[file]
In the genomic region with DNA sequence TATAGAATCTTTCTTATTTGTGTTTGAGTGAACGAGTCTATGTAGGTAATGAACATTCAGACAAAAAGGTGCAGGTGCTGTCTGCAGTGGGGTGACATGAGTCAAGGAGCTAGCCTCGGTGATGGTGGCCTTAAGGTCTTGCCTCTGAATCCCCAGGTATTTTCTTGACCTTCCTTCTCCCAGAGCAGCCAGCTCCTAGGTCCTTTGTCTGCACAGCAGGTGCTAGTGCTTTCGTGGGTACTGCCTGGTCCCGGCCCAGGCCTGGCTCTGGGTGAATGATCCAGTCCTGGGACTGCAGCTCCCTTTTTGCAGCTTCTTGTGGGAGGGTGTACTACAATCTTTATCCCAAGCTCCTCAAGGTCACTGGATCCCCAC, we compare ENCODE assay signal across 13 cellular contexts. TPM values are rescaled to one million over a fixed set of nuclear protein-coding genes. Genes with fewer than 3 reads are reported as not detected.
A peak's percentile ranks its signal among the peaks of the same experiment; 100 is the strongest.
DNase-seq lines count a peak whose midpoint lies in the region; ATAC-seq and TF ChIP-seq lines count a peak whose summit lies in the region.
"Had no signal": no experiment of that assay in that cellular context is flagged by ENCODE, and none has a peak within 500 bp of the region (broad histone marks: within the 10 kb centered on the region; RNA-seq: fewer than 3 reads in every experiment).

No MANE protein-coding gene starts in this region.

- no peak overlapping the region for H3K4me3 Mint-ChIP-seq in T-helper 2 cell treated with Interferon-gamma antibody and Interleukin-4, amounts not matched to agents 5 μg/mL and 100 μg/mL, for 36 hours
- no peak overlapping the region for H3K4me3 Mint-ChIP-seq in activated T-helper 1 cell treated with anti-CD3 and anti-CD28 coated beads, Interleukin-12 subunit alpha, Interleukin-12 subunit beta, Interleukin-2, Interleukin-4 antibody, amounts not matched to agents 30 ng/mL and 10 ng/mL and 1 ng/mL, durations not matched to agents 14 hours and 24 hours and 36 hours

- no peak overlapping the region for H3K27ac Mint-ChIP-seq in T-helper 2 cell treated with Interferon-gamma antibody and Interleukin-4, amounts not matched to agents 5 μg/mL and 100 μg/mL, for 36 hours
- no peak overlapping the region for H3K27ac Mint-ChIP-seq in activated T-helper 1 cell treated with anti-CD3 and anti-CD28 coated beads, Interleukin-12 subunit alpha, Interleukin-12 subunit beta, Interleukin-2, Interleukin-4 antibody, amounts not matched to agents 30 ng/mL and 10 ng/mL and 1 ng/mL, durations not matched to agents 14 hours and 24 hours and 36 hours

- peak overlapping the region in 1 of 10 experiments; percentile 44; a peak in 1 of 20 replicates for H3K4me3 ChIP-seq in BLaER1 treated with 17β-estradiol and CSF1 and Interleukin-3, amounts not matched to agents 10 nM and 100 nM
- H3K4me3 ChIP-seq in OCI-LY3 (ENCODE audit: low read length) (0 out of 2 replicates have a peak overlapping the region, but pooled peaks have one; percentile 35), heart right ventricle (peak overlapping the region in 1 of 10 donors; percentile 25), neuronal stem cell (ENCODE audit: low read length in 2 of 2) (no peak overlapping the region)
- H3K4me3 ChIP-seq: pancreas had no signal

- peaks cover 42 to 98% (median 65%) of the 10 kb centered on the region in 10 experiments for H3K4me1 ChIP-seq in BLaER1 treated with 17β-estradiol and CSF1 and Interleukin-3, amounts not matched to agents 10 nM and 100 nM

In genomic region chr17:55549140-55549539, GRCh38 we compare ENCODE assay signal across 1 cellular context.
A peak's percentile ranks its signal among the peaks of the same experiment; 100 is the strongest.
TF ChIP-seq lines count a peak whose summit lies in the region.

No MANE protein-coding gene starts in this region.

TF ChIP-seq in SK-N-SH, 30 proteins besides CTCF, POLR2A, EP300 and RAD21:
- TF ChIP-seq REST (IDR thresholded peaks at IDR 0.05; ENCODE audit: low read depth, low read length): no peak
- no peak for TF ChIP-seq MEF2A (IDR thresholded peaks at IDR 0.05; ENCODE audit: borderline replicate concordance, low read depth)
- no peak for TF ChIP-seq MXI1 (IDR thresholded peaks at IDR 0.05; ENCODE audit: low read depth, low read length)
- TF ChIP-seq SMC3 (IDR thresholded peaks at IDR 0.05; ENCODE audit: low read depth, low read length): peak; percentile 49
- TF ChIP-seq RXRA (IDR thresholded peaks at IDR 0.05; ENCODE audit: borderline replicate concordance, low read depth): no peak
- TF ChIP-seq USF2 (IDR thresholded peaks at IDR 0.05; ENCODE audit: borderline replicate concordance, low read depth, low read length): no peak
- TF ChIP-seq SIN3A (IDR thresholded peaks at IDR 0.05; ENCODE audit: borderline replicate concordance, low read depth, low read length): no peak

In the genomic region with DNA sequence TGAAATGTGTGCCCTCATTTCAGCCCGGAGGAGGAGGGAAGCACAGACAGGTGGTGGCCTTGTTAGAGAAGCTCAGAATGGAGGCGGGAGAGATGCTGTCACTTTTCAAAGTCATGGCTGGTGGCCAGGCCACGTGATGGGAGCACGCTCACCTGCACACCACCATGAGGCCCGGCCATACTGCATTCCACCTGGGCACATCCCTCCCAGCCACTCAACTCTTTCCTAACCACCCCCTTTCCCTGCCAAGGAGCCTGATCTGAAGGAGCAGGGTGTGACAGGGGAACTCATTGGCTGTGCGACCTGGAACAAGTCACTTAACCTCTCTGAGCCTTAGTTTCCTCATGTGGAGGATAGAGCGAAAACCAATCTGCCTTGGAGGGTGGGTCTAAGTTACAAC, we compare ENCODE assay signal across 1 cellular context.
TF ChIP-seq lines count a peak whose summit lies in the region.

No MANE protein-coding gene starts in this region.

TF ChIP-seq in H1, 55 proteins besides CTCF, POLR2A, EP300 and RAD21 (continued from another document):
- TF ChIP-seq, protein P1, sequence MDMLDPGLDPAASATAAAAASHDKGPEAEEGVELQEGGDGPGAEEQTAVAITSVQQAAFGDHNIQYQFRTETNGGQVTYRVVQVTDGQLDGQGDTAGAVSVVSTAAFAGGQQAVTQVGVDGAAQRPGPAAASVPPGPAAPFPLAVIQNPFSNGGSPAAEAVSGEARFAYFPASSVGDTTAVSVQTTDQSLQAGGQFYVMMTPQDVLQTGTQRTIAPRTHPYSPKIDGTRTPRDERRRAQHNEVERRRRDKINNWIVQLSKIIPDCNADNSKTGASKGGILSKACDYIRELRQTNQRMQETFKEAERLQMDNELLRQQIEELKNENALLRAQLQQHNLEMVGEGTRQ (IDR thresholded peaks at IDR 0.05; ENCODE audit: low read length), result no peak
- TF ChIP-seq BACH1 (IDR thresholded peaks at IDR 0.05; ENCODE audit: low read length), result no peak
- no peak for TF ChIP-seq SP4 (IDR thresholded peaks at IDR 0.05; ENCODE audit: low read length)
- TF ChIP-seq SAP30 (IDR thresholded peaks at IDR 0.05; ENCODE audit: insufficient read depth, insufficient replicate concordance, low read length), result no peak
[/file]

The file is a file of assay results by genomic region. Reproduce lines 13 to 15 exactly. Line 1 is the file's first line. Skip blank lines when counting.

- peaks cover 42 to 98% (median 65%) of the 10 kb centered on the region in 10 experiments for H3K4me1 ChIP-seq in BLaER1 treated with 17β-estradiol and CSF1 and Interleukin-3, amounts not matched to agents 10 nM and 100 nM

In genomic region chr17:55549140-55549539, GRCh38 we compare ENCODE assay signal across 1 cellular context.
A peak's percentile ranks its signal among the peaks of the same experiment; 100 is the strongest.